Ghillies

Missoula Irish Dancers 
Calla Thompson, Anouk Zunker, 
Molli Harrison, Marin Wright, & Sarah Jacobson performing

an Irish step dance.

Bitterroot Celtic Games & Gathering

This is Leann Clarke of the Missoula Highland Dancers accompanied by Rob Lynn of the Celtic Dragon Pipe Band.

Daly Mansion, Hamilton, MT

Highland dancing featuring Kellan Miller of the Missoula Highland Dancers, at the beautiful

Flathead Lake.

CELTIC DANCE

 Highland Dancing, Irish Dancing, and Welsh Dancing performances, and demonstrations will take place both Saturday and Sunday at the Bitterroot Celtic Games & Gathering, held the 3rd weekend of every August at the historic Daly Mansion in Hamilton,  MT.

Missoula Irish Dancers 

Calla Thompson, Anouk Zunker, 

Molli Harrison, Marin Wright, & Sarah Jacobson performing an Irish step dance.

This is Amber Voss of the Missoula Highland Dancers accompanied by Rob Lynn of the Celtic Dragon Pipe Band at Fort Missoula Park.

Gary Bladen - Dance coordinator 

August 20-21, 2022

Bitterroot Celtic Games & Gathering
PO Box 1774 Hamilton MT 59840 US

406-274-8886

bitterrootcelticsociety@outlook.com

A 501(c)(3) non-profit # 46-5321460 

Please see our Schedule for all the dance event times.

This is Amber Voss and Leann Clarke of the Missoula Highland Dancers accompanied by Rob Lynn of the Celtic Dragon Pipe Band.

Missoula Irish Dancers 
Calla Thompson, Anouk Zunker, 
Molli Harrison, Marin Wright, & Sarah Jacobson performing an

a capella Irish step dance.

The Celtic nations are generally the territories in western Europe where Celtic languages or cultural traits have survived.  The term "nation" is used in its original sense to mean a people who share a common identity and culture and are identified with a traditional territory.   The seven territories widely considered Celtic nations are Brittany (Breizh), Cornwall (Kernow), Galicia, Ireland (Éire), Isle of Man (Mannin or Ellan Vannin), Scotland (Alba), and Wales (Cymru). While seven “nations” are represented worldwide and no doubt have their related types of dance, the vast majority of American Celtic cultural heritage is associated with the Irish and Scottish traditions.  Therefore, the Bitterroot Celtic Society and our related festival, The Bitterroot Celtic Games & Gathering, emphasizes Irish and Scottish dance.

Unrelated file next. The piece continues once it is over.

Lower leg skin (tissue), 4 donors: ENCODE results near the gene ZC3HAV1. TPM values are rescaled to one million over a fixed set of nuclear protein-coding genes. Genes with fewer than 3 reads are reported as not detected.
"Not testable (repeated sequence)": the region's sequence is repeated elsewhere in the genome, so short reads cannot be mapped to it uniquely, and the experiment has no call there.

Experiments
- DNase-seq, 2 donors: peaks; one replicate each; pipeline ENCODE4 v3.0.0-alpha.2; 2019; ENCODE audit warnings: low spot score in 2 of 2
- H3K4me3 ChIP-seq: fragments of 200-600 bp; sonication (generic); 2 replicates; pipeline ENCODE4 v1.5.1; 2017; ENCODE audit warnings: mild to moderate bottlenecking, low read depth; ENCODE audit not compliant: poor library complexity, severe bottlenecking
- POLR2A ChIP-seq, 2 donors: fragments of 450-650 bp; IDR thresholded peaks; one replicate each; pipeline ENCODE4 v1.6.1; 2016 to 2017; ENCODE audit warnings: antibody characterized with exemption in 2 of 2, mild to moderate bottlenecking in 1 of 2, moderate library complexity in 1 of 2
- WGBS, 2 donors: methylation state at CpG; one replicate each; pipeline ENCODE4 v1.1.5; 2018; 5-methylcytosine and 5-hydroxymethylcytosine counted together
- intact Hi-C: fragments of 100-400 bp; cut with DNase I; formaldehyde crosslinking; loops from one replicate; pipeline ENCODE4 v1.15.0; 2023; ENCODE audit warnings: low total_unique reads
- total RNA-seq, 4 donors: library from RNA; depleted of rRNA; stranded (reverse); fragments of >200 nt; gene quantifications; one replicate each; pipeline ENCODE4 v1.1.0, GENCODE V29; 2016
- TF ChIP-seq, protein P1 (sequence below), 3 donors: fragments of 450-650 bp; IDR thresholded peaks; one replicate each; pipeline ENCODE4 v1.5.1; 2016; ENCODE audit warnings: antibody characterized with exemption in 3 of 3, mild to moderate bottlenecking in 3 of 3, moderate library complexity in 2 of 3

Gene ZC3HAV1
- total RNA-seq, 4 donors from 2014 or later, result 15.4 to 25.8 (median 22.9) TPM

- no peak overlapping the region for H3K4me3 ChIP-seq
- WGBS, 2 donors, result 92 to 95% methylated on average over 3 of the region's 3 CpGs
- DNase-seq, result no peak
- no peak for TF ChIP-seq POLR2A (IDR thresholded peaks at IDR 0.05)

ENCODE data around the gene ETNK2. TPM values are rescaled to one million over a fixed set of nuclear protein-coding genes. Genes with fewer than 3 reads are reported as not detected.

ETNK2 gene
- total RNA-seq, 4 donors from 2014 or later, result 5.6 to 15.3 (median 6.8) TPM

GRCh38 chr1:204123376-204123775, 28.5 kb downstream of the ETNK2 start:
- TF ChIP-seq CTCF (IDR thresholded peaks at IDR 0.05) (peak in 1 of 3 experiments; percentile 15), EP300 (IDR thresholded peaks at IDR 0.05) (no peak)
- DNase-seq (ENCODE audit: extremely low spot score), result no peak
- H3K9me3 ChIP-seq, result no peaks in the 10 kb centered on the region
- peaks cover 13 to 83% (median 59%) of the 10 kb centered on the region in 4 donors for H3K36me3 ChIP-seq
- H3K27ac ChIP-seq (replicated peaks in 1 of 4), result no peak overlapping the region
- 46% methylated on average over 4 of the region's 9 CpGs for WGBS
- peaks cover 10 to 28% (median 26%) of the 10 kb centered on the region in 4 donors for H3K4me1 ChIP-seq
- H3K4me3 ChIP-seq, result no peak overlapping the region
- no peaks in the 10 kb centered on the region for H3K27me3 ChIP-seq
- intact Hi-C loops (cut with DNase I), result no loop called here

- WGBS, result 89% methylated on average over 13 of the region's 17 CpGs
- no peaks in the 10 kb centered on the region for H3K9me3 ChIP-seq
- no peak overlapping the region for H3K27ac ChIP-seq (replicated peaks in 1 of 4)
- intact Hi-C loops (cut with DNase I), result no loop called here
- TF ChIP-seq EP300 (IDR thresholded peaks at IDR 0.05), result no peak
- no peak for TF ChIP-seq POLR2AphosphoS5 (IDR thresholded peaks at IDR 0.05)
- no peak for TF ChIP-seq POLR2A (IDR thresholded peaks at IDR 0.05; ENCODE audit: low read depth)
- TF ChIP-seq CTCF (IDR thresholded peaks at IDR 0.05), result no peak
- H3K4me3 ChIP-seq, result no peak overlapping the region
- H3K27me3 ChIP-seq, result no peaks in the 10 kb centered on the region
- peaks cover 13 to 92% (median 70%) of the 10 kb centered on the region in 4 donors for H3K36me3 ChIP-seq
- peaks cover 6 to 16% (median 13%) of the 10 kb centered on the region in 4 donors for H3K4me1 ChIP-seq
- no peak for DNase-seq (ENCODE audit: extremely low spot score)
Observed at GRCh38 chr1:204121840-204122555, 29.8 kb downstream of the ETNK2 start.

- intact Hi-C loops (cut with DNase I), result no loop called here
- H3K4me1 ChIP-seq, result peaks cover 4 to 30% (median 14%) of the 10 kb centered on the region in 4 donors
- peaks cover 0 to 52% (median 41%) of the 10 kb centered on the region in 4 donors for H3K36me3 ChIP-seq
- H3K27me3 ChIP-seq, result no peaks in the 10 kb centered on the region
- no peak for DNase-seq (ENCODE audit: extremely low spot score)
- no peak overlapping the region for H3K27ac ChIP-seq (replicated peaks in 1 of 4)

Scottish and Irish dancing
Many think these two Celtic dance forms are synonymous. In comparison to Scottish highland dance, Irish dancers rarely use their arms which are held beside their bodies (rather than raised above the shoulders), legs and feet are frequently crossed (not turned out at 45°), and frequently use hard-soled step shoes (compared to ghillies or 'pumps'). There is a greater use of choreography than traditional movements.
Highland dance (Scottish Gaelic: dannsa Gàidhealach) is a style of competitive solo dancing developed in the Scottish Highlands in the 19th and 20th centuries in the context of competitions at public events such as Highland games. It was created from the Gaelic folk dance, but formalized with the conventions of ballet and has been subject to influences from outside the Highlands. Highland dancing is often performed to the accompaniment of Highland bagpipe music and dancer wear specialized shoes called ghillies. (see photo) Although a Highland Dance competition will not be held at this year’s (2022) Bitterroot Celtic Games and Gathering, demonstrations and performances of Highland Dance will be presented.​
Irish dance is a group of traditional dance forms originating from Ireland, encompassing dancing both solo and in groups, and dancing for social, competitive, and performance purposes.  While the BCGG does not hold any Irish dance competitions, we have Irish dance demonstrations and teach social dancing usually associated with céilís (community gatherings).

CELTIC  DANCE